The Cold War Round: Large-Scale National Water Schemes in a Polarized World



The Cold War round in the Nile game refers to the period from early the 1950s to early the 1990s. It starts with the independence of the Nile riparian states one after another and runs under the global rivalry between the Western and Eastern blocks that prevailed until the fall of the Soviet Union in 1991. The map of alignments in the Nile was not static along the round. When Egypt was firmly aligned with the Soviet Union by the late 1950s, Ethiopia was a pro-Western country, while by the mid-1970s both reversed orientations (compare Fig. 4.1 against Fig. 4.2). The Western-Eastern competition was obviously reflected on the development schemes in the Nile Basin. The Soviet Union assisted Egypt to build the Aswan High Dam (AHD) from 1960 to 1971, while the U.S. conducted an extensive survey for Ethiopia on the Blue Nile from 1958 to 1964, and it supported the construction of the Finchaa Dam in the late 1960s. By shifting camps of the Cold War, the Soviets progressed the surveys on Lake Tana in the late 1970s, and Ethiopia proceeded in the 1980s with the construction of the Tana-Beles project, however not completed. The U.S., on the other hand, carried out the maintenance work required for the AHD after its full operation in the 1970s, and Egypt launched the Peace Canal project in 1979 to reclaim lands in the Sinai Peninsula. Concerning Sudan, the bilateral relations with Egypt witnessed serious changes, beginning with tensions until 1958, followed by a period of close alliance based on which the 1959 Agreement was signed and the Roseires Dam was constructed. Yet, by the 1980s, relations between the two countries were disturbed. Moreover, a severe civil war broke out in Southern Sudan with a temporal relief from 1972 to 1983, during which Egypt and Sudan started constructing the Jonglei Canal in 1978, however the project was halted only 5 years later. On the other front upstream the basin, the Equatorial riparian states had been suffering from political instability. At the regional level, the Suez Crisis (or Tripartite Aggression) and the Arab-Israeli Conflict, on the one hand, and the Ethiopian-Eritrean civil war and the Ethiopian-Somali war, on the other, significantly affected the Nile game. Furthermore, the successive environmental crises that took place in the Nile, particularly the 1961–1964 great rains in the Equatorial Lakes, the 1983–1985 famine in Ethiopia, and the 1988 flood in Sudan, played an important role in initiating collaborative programs for information sharing and technical cooperation, such as the Hydromet survey and the Undugu group.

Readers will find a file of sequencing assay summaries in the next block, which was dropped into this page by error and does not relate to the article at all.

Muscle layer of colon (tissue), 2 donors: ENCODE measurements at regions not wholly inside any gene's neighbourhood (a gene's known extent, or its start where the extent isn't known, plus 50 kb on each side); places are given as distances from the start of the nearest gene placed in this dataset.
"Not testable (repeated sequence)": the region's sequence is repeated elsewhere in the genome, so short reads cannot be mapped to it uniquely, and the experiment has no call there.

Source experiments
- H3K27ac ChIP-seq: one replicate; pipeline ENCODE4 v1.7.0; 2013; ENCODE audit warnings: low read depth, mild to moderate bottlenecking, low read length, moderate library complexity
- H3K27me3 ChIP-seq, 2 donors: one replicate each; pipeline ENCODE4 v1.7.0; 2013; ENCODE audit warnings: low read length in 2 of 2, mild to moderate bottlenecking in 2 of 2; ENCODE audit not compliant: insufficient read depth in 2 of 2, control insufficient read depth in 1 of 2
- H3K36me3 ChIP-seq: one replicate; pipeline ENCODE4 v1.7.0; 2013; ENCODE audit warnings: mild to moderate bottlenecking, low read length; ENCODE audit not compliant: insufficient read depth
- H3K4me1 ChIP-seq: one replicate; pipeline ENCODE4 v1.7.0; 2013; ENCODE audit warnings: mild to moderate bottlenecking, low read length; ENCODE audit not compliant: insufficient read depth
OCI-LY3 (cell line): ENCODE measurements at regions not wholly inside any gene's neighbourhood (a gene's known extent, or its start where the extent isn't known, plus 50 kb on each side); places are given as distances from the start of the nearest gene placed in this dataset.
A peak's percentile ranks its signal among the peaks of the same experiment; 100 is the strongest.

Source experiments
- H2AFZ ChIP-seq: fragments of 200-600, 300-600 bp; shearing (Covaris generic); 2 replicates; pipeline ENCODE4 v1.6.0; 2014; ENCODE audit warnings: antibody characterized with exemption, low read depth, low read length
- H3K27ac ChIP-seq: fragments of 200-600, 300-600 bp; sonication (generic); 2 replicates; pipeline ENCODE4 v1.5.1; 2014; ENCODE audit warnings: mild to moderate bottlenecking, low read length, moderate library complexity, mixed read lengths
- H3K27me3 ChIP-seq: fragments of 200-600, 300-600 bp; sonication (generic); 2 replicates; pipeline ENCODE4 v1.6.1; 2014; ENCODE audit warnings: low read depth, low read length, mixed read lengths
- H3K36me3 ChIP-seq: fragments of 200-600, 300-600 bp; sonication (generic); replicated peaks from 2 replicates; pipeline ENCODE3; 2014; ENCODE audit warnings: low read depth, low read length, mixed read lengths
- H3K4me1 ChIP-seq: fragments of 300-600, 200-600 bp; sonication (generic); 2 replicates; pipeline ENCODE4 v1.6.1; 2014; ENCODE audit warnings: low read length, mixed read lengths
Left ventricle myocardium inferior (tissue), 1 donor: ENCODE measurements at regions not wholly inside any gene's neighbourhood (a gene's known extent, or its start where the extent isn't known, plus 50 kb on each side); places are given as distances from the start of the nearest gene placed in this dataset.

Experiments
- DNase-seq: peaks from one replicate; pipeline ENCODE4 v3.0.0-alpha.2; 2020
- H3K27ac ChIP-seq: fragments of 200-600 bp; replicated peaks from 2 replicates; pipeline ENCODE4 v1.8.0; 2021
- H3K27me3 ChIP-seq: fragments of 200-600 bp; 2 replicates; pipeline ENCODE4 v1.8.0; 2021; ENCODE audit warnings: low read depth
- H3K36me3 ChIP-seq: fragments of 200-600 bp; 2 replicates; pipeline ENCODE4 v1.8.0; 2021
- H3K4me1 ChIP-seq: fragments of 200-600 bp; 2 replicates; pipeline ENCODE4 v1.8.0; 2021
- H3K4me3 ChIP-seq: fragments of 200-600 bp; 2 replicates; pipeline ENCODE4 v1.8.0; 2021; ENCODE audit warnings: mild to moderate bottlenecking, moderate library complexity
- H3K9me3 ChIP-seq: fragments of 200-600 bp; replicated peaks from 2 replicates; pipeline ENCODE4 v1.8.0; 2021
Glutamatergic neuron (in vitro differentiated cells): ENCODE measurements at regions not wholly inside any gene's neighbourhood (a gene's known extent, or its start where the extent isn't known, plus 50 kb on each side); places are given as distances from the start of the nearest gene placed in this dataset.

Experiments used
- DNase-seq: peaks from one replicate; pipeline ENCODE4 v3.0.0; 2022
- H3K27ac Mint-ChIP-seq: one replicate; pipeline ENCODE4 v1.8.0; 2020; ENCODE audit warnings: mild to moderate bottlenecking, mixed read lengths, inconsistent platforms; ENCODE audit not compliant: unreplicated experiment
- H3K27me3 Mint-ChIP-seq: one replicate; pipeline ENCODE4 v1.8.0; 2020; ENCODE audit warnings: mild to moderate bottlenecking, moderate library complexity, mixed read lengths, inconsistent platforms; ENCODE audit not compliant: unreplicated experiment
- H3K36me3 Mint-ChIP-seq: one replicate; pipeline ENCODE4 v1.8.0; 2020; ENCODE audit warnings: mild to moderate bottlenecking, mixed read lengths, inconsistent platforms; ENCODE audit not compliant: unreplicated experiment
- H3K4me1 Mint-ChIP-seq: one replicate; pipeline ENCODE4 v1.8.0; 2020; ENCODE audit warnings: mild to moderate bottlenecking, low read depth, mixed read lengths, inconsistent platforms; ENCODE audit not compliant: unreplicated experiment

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Authors and Affiliations

  1. 1.Braunschweig University of TechnologyBraunschweigGermany

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